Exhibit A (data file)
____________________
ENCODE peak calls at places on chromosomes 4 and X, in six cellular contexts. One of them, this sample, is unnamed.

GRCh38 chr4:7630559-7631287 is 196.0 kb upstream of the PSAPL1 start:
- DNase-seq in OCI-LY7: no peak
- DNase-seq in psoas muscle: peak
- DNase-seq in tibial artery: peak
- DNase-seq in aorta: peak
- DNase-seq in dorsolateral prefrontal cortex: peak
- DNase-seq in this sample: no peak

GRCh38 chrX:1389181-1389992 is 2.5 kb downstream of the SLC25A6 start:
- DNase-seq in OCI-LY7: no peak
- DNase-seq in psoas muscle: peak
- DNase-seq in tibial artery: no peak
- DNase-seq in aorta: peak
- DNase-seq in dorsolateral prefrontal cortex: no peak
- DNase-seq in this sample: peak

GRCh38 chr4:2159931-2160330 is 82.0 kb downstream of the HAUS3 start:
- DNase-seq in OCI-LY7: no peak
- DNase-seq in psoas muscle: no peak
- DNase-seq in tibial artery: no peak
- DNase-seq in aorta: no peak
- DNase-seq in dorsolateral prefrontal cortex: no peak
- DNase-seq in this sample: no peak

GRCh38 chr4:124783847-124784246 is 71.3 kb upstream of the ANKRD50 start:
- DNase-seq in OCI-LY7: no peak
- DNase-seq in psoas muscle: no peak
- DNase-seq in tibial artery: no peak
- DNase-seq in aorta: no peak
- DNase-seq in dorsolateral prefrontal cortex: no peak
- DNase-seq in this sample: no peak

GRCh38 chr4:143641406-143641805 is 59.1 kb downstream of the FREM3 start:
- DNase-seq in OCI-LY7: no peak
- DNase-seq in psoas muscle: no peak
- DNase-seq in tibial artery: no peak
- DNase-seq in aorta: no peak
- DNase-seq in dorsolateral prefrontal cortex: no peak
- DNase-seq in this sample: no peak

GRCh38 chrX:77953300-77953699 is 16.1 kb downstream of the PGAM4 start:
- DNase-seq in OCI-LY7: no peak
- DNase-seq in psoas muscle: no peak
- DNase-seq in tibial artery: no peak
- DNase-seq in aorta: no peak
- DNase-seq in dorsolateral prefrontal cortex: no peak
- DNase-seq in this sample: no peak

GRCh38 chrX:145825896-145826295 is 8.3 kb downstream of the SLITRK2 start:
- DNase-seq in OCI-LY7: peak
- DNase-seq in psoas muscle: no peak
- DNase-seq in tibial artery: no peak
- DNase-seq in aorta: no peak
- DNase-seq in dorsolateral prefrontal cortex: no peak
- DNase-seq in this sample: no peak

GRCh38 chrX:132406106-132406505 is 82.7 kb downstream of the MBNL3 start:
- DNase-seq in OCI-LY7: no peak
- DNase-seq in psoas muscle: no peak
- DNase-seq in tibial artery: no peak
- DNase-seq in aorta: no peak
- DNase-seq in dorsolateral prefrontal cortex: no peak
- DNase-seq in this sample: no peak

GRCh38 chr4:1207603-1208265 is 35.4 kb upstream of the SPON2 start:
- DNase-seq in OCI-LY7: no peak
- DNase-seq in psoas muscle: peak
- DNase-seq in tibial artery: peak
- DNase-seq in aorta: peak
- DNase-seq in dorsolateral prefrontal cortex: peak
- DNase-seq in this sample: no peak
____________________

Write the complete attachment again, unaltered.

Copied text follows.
ENCODE peak calls at places on chromosomes 4 and X, in six cellular contexts. One of them, this sample, is unnamed.

GRCh38 chr4:7630559-7631287 is 196.0 kb upstream of the PSAPL1 start:
- DNase-seq in OCI-LY7: no peak
- DNase-seq in psoas muscle: peak
- DNase-seq in tibial artery: peak
- DNase-seq in aorta: peak
- DNase-seq in dorsolateral prefrontal cortex: peak
- DNase-seq in this sample: no peak

GRCh38 chrX:1389181-1389992 is 2.5 kb downstream of the SLC25A6 start:
- DNase-seq in OCI-LY7: no peak
- DNase-seq in psoas muscle: peak
- DNase-seq in tibial artery: no peak
- DNase-seq in aorta: peak
- DNase-seq in dorsolateral prefrontal cortex: no peak
- DNase-seq in this sample: peak

GRCh38 chr4:2159931-2160330 is 82.0 kb downstream of the HAUS3 start:
- DNase-seq in OCI-LY7: no peak
- DNase-seq in psoas muscle: no peak
- DNase-seq in tibial artery: no peak
- DNase-seq in aorta: no peak
- DNase-seq in dorsolateral prefrontal cortex: no peak
- DNase-seq in this sample: no peak

GRCh38 chr4:124783847-124784246 is 71.3 kb upstream of the ANKRD50 start:
- DNase-seq in OCI-LY7: no peak
- DNase-seq in psoas muscle: no peak
- DNase-seq in tibial artery: no peak
- DNase-seq in aorta: no peak
- DNase-seq in dorsolateral prefrontal cortex: no peak
- DNase-seq in this sample: no peak

GRCh38 chr4:143641406-143641805 is 59.1 kb downstream of the FREM3 start:
- DNase-seq in OCI-LY7: no peak
- DNase-seq in psoas muscle: no peak
- DNase-seq in tibial artery: no peak
- DNase-seq in aorta: no peak
- DNase-seq in dorsolateral prefrontal cortex: no peak
- DNase-seq in this sample: no peak

GRCh38 chrX:77953300-77953699 is 16.1 kb downstream of the PGAM4 start:
- DNase-seq in OCI-LY7: no peak
- DNase-seq in psoas muscle: no peak
- DNase-seq in tibial artery: no peak
- DNase-seq in aorta: no peak
- DNase-seq in dorsolateral prefrontal cortex: no peak
- DNase-seq in this sample: no peak

GRCh38 chrX:145825896-145826295 is 8.3 kb downstream of the SLITRK2 start:
- DNase-seq in OCI-LY7: peak
- DNase-seq in psoas muscle: no peak
- DNase-seq in tibial artery: no peak
- DNase-seq in aorta: no peak
- DNase-seq in dorsolateral prefrontal cortex: no peak
- DNase-seq in this sample: no peak

GRCh38 chrX:132406106-132406505 is 82.7 kb downstream of the MBNL3 start:
- DNase-seq in OCI-LY7: no peak
- DNase-seq in psoas muscle: no peak
- DNase-seq in tibial artery: no peak
- DNase-seq in aorta: no peak
- DNase-seq in dorsolateral prefrontal cortex: no peak
- DNase-seq in this sample: no peak

GRCh38 chr4:1207603-1208265 is 35.4 kb upstream of the SPON2 start:
- DNase-seq in OCI-LY7: no peak
- DNase-seq in psoas muscle: peak
- DNase-seq in tibial artery: peak
- DNase-seq in aorta: peak
- DNase-seq in dorsolateral prefrontal cortex: peak
- DNase-seq in this sample: no peak